Published with permission from the guide book: The Local’s Adventure Guide to Singletrack & Tarmac – Mountain Bike Trails and Road Rides in the Upper Arkansas River Valley by Nathan Ward.
- Featuring 36 Mountain Bike Trails and 18 Road Rides in and around Buena Vista & Salida, Colorado – beginner to expert, town to summit, smooth tarmac to extreme singletrack.
- Maps and Elevation Profiles for each ride, including altitude gain and loss.
- Local Advice on riding areas and seasons, where to sleep, where to soak, where to find the best pizza, the best coffee and the best bars in Buena Vista & Salida, Colorado.
MOUNTAIN BIKE TRAIL GUIDE
Bighorn Sheep Canyon Ride
Ute Trail Rides
Rainbow Trail Rides
Poncha Pass Rides
Marshall Pass Rides
Monarch Crest Rides
Mount Shavano Rides
Saint Elmo and Mount Princeton Rides
Buena Vista Rides
ROAD BIKE ROUTES
- Poncha Pass Summit
- Salida to Joyful Journey Mineral Hot Springs
- Monarch Pass Summit
- Centerville Loop
- Salida Short Loop
- Cruiser Town Loop – The Salida Trail
- Salida to Mt. Princeton Hot Springs Lollipop
Buena Vista Roads
- Cottonwood Pass Summit
- Buena Vista to Salida
- Buena Vista to Leadville
- Buena Vista to Twin Lakes
- Mount Princeton Hot Springs Loop
- Buena Vista Short Loop
- Nathrop to the Chalk Cliffs
Twin Lakes Roads
The Lenhardy Cutoff follows a dirt road from Trout Creek Pass to downtown Buena Vista and it’s almost all downhill! (except for the climb at the start…) Follow a non-technical road over the ridge and drop all the way to the Arkansas River on a route that passes through forests, features huge water bars, drops into fun sandy washes and looks over the whole Upper Arkansas River Valley near Buena Vista. This ride is technical enough to challenge beginners a little, with downhill fast enough for any skill level.
Trailhead Access: This ride requires a shuttle – at the stop light on US 24 in downtown Buena Vista, turn east on Main Street and drive to the Buena Vista River Park. Pass the baseball field, keeping left, and park a car near the wooden building with bathrooms.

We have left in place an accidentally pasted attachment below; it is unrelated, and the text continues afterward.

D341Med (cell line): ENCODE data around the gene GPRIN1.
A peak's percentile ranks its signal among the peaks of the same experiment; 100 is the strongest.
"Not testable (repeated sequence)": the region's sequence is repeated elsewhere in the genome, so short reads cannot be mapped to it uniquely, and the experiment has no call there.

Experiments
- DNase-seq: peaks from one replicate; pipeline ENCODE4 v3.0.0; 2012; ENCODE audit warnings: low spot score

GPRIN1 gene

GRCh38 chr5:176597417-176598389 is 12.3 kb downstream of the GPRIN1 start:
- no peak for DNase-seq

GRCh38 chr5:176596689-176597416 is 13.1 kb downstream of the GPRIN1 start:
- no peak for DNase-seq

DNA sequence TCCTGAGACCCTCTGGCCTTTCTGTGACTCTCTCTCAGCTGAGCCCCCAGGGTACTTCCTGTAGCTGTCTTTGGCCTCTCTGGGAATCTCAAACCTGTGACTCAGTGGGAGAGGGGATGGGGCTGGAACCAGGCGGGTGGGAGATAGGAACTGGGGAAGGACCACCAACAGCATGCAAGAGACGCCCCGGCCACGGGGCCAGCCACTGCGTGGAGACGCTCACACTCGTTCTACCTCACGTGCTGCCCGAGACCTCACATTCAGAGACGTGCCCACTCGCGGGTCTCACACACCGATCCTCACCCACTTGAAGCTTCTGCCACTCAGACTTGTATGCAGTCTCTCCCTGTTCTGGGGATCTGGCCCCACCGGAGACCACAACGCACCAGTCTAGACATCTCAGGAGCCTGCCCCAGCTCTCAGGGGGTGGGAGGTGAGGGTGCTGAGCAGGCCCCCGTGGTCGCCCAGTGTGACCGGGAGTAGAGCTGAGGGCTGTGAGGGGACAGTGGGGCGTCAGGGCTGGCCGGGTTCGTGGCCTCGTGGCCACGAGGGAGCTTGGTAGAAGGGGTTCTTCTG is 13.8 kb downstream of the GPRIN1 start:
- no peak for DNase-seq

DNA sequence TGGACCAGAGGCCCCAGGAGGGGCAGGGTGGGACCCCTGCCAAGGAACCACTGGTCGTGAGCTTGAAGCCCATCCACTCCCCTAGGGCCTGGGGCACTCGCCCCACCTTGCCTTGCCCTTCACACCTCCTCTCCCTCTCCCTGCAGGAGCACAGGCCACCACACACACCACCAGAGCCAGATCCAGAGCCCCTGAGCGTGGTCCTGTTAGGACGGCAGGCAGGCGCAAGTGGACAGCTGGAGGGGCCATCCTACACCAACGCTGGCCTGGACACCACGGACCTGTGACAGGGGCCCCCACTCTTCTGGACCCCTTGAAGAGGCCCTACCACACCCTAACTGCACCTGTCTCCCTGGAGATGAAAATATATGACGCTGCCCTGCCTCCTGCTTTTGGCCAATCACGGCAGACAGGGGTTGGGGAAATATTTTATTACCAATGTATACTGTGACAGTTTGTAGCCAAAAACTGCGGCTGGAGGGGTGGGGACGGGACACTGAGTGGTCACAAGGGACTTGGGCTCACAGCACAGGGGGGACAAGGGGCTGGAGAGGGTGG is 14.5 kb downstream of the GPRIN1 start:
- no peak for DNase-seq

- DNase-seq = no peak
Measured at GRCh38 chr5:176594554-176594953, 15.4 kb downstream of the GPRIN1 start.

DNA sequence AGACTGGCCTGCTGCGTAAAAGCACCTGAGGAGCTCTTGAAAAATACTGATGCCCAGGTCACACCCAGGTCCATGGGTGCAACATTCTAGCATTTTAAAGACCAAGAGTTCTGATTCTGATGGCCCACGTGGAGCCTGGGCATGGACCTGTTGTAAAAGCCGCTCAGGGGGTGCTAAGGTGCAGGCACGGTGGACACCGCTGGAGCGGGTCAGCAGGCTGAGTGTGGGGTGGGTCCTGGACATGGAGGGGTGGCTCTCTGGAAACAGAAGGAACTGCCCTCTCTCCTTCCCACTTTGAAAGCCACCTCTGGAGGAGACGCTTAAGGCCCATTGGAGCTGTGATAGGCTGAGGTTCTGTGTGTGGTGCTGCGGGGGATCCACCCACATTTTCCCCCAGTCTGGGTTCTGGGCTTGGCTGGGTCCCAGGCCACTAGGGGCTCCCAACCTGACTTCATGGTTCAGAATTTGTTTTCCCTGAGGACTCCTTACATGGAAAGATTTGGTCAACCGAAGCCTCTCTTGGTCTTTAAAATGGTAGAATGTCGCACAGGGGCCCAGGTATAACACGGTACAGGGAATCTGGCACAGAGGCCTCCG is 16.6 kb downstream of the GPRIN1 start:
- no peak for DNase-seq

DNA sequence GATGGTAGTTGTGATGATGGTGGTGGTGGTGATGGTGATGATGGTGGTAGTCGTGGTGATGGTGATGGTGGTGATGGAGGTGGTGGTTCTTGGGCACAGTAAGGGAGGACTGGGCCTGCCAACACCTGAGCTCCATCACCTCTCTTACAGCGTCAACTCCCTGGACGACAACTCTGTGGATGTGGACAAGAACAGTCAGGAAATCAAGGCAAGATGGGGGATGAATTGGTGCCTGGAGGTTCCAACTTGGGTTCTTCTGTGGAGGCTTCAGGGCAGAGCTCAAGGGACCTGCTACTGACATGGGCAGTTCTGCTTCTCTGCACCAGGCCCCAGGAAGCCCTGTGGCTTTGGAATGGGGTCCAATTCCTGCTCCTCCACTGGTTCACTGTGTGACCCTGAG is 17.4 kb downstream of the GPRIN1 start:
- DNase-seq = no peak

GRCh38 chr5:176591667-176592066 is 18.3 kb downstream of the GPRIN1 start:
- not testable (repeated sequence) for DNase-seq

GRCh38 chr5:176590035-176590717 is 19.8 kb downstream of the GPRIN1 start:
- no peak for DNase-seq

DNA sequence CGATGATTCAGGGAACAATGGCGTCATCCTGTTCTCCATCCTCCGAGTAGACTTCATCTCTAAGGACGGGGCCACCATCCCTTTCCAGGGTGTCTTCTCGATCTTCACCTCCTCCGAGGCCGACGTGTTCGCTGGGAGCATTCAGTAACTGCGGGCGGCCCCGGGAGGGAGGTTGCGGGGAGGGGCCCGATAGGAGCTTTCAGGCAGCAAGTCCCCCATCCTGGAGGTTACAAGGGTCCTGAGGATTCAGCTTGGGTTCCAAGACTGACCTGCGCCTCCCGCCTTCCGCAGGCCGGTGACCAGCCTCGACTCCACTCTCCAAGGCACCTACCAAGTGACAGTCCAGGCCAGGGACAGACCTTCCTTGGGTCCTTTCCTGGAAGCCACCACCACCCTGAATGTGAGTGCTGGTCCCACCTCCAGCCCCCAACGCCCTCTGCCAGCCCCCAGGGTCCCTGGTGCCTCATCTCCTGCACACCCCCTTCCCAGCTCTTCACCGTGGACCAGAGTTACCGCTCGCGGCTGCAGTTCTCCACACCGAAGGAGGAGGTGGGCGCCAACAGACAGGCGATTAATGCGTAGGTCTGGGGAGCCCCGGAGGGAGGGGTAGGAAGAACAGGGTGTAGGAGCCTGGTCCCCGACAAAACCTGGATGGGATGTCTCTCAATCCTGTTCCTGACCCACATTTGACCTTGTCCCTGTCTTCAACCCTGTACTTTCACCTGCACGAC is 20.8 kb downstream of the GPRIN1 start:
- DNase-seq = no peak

Drive the other car with bikes back to US 24, turn left (south) and go 2.5 miles to Johnson Village. Turn left (east) on US 24/285 up Trout Creek Pass. Drive 7.9 miles from Johnson Village and look for the road sign for CR 309. Park in the large pullout on the right side of US 24/285. Start riding.
Location: Trout Creek Pass to Buena Vista
Distance: 16.8 miles – one way
Riding Time: 1.5 to 3.5 hours
Riding Surface in Miles: Paved 1.4, Dirt Road 15.4
Aerobic Level: Moderate – only one significant uphill
Technical Difficulty: Novice/Intermediate
Elevation in Feet: Low Point 7,936; High Point 9,761; Climbs 1,106; Descends 2,172
Land Status: USFS, City/County, Private Land
Maps: Castle Rock Gulch, Antero Reservoir, Marmot Peak, Buena Vista East
Options: Create an awesome loop by riding the Midland Bicycle Trail from downtown Buena Vista to the Shield’s Gulch Trailhead. At the Shield’s Gulch Trailhead turn right on CR 315 to Trout Creek Pass (US 24/285). Turn left and ride 2.3 miles to CR 309. The loop gives you singletrack, more exercise and eliminates the shuttle.
0.0 Cross busy US 24/285 to CR 309. Look for a sign to Chubb Park.
1.8 Turn left on FSR 376, this is Lenhardy’s Cutoff. Look for a sign pointing to Buena Vista and a small Midland Bicycle Trail sign.
2.4 Pass through a fence into State Trust Land.
2.6 The road splits. Stay to the right, more-traveled road.
2.7 The road splits. Take the left road.
2.8 Summit a ridge with a nice view west. The downhill now flows and rolls.
4.9 Intersection with FSR 305. Stay on FSR 376, following the sign to Buena Vista.